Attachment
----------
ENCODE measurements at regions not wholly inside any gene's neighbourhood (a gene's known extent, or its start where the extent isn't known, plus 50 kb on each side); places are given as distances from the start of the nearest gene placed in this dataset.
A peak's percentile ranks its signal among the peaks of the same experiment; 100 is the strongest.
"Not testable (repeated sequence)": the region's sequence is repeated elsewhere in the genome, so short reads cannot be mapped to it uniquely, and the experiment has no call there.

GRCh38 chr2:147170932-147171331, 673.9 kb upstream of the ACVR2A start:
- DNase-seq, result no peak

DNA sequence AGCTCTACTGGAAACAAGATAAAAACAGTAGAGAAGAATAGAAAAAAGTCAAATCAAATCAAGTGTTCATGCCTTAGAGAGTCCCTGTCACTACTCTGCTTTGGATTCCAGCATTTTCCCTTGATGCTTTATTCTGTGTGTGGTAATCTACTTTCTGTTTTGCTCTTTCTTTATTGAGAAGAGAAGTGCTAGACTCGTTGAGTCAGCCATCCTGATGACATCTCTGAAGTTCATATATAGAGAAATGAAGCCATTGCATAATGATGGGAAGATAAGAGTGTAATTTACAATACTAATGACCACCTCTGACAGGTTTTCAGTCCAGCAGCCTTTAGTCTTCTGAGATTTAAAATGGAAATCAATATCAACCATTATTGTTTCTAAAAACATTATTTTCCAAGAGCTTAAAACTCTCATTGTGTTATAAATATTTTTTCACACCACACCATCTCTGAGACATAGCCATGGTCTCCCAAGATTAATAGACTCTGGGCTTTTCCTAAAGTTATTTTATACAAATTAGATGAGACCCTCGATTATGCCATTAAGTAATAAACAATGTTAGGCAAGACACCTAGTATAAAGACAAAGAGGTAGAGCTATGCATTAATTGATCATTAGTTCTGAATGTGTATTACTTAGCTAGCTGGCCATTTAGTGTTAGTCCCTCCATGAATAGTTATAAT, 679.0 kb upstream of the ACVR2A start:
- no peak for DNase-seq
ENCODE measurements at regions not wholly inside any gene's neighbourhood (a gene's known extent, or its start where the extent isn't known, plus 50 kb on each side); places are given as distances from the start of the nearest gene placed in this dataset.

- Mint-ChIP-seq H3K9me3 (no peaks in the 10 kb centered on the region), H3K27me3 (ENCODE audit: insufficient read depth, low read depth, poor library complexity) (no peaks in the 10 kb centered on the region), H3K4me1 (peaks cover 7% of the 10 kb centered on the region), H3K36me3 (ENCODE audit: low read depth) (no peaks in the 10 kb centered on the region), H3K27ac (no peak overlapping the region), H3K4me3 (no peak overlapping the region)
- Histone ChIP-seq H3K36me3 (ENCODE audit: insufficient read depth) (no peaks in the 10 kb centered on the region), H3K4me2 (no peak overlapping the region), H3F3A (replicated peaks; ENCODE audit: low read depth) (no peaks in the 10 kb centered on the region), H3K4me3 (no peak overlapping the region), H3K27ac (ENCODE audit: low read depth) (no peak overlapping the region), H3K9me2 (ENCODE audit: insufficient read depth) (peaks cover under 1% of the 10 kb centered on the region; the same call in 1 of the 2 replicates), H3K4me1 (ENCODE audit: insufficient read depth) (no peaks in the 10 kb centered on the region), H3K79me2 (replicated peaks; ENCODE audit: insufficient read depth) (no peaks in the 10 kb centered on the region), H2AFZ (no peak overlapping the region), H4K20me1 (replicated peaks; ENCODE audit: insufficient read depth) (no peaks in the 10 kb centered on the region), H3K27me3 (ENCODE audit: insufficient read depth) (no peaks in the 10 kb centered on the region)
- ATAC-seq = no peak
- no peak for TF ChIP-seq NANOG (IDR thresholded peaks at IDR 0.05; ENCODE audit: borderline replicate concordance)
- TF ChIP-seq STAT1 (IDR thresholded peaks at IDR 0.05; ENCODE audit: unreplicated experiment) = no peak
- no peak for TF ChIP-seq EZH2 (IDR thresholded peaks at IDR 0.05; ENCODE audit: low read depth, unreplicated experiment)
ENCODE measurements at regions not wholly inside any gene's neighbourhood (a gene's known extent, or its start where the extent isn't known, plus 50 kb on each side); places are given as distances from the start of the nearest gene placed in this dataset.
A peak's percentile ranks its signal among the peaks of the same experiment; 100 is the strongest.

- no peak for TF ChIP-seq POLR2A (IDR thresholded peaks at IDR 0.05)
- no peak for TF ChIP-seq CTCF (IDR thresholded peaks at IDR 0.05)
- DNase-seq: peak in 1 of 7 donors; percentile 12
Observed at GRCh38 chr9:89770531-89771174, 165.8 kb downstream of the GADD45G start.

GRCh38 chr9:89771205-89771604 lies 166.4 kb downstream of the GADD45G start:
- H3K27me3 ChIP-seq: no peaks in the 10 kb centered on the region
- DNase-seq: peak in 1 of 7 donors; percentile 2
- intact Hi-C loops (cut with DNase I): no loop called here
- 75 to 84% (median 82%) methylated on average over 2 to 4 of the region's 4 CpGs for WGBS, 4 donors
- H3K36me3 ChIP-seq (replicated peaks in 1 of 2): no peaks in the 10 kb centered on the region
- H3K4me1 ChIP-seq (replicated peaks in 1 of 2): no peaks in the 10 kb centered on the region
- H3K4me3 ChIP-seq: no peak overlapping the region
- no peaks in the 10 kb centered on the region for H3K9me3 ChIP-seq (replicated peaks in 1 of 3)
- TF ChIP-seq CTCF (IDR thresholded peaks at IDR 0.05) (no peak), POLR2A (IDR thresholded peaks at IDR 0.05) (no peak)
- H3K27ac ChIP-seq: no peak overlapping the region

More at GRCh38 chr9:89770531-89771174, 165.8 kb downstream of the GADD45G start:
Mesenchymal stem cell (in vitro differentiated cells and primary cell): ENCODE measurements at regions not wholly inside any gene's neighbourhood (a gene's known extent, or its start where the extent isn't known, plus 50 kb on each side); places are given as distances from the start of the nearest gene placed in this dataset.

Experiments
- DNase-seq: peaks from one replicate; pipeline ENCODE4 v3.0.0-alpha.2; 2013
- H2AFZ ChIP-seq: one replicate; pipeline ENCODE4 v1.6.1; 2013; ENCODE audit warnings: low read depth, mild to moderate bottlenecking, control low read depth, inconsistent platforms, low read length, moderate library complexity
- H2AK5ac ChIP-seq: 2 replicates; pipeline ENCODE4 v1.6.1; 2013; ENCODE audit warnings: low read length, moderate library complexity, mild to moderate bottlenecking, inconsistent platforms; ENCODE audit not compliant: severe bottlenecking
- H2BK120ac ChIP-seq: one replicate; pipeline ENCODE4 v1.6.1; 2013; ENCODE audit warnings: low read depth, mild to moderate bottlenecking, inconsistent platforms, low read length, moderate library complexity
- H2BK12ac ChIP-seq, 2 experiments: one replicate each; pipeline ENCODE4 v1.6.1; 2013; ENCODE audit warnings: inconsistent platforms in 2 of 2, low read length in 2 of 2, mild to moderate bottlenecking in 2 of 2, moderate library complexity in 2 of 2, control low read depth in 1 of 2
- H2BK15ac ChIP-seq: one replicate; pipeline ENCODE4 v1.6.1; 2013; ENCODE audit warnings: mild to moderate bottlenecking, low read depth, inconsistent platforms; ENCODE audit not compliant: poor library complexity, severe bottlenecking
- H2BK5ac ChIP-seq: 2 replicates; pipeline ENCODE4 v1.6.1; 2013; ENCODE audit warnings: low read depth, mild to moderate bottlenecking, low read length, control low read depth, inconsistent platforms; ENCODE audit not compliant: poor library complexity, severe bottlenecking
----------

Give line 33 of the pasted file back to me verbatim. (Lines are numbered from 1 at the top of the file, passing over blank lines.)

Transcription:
Mesenchymal stem cell (in vitro differentiated cells and primary cell): ENCODE measurements at regions not wholly inside any gene's neighbourhood (a gene's known extent, or its start where the extent isn't known, plus 50 kb on each side); places are given as distances from the start of the nearest gene placed in this dataset.